a) the fairly ancient common-law rule that when the owner of tangible property attaches, affixes, or incorporates such property into real property (land and/or buildings) belonging to someone else, the owner of the tangible personal property loses its ownership and such items become the property of the realty owner, but with the exception of what have been called “trade fixtures”. Trade fixtures are goods that a tenant brings onto and incorporates into the landlord’s realty but which have a particular or a peculiar connection to the tenant or the tenant’s business operations, so that on termination of the lease, it is considered reasonable for the tenant to remove and retain the same as its own property; and
b) the often conflicting and confusing terms found in commercial leases dealing with what is to happen regarding tenant’s improvements on termination of the lease (the provisions often varying within the same lease, depending on the cause or reason for the lease’s termination).
The recent Ontario Superior Court of Justice case The Toronto-Dominion Bank and The Hockey Academy Inc. (and others), judgement given August 2, 2016, (hereinafter, the “Hockey Academy Case”) illustrates the difficulties that can arise on lease termination where a tenant’s landlord and its lender each claim entitlement to improvements made to the leased premises which have been financed by the lender for the tenant.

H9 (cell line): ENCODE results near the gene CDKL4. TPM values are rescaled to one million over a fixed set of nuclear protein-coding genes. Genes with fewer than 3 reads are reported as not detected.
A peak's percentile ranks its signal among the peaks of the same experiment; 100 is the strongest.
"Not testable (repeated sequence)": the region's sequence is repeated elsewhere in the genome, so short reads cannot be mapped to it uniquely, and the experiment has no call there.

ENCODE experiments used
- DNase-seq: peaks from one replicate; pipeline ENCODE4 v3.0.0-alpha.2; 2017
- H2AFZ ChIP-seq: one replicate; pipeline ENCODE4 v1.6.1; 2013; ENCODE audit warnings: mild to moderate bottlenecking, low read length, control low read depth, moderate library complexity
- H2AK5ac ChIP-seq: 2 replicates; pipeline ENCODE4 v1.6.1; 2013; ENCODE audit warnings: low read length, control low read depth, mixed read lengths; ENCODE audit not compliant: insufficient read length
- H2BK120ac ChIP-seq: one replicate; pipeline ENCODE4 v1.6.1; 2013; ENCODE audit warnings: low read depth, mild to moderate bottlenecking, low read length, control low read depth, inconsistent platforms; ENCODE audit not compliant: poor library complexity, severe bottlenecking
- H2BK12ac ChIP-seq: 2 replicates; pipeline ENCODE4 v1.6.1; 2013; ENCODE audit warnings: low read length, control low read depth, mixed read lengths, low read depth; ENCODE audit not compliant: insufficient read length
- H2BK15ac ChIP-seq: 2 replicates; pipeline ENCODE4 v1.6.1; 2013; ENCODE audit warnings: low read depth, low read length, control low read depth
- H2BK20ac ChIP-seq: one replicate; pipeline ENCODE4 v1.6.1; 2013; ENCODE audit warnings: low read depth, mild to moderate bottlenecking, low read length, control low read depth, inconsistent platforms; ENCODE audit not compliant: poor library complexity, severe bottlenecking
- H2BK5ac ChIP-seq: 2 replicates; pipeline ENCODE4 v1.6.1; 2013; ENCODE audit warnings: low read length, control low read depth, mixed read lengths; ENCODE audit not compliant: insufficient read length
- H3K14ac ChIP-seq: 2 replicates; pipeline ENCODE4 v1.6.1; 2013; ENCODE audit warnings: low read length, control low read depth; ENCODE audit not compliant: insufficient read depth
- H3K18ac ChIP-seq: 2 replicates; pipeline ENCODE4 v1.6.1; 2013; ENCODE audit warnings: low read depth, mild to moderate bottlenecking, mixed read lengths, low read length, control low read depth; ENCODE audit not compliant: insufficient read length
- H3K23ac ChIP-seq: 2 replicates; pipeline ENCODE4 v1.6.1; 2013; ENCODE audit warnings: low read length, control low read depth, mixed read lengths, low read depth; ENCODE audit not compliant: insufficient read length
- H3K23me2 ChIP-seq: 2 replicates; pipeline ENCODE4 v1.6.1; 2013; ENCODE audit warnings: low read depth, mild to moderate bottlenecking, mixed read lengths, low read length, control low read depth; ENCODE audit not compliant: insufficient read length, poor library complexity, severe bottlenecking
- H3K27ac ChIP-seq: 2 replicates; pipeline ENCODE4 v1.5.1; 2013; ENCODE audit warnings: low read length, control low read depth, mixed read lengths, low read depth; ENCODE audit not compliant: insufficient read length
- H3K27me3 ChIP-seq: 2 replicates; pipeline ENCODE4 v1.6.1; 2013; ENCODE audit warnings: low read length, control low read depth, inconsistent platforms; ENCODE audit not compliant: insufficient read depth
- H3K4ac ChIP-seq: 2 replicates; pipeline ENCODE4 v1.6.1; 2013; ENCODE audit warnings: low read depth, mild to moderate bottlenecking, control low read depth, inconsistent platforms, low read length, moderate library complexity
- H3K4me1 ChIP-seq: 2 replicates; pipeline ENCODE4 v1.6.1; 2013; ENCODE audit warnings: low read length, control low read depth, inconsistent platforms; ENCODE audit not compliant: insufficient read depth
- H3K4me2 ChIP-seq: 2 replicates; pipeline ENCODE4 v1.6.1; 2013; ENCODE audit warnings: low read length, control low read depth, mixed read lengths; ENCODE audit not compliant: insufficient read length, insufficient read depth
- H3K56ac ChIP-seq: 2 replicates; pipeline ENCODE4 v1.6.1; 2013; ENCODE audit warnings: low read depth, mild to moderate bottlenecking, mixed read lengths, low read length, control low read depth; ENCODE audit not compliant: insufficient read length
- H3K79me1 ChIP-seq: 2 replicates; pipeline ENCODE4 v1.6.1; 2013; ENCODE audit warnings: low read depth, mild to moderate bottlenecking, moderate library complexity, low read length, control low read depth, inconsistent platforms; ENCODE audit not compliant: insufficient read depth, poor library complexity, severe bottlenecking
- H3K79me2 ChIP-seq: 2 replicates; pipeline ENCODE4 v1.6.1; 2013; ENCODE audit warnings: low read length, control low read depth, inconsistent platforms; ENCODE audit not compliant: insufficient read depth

The facts in the Hockey Academy Case were that Hockey Academy entered into a lease of premises from its landlord (Champagne Centre Ltd., hereinafter the “Landlord”), and as contemplated by, and pursuant to, the terms of the lease (the “Lease”), Hockey Academy developed a commercial hockey rink facility. The Lease was twice amended. To finance its said facility, Hockey Academy borrowed a substantial sum from The Toronto-Dominion Bank (the “Bank”), and in consideration thereof, Hockey Academy entered into a general security agreement (the “GSA”) with the Bank, pursuant to which it granted the Bank a security interest in all of Hockey Academy’s present and after-acquired personal properties, including Hockey Academy’s rink and related equipment facilities. Subsequently, the Landlord terminated Hockey Academy’s lease, and following default in payment of its obligations owed to the Bank, the Bank demanded repayment in full and proceeded to realize its security under the GSA. The Bank and the Landlord then argued over which of them was entitled to the rink equipment or the realization proceeds thereof. That dispute led to the Hockey Academy Case.
The Court neatly summarized the “essence” of the dispute as follows:
“At the heart of the main dispute is whether, on a lease termination, the debtor (Hockey Academy) retained ownership of the disputed items or whether these items became fixtures of the premises and therefore owned by the Landlord. It is common ground that this dispute principally falls to be determined by an interpretation of the debtor’s lease with the Landlord (as amended).”
In reviewing the matter, the Court took note of the following terms of the Lease;
i) The Lease provided that “nothing herein prevents or bars the tenant from pledging and borrowing against its leasehold improvements”;
ii) The Lease further provided that “all alterations and additions to the premises made by or on behalf the tenant, other than the tenant’s trade fixtures, shall immediately become the property of the landlord without compensation to the tenant. The Lease defined trade fixtures as items designated as such on a plan of the premises.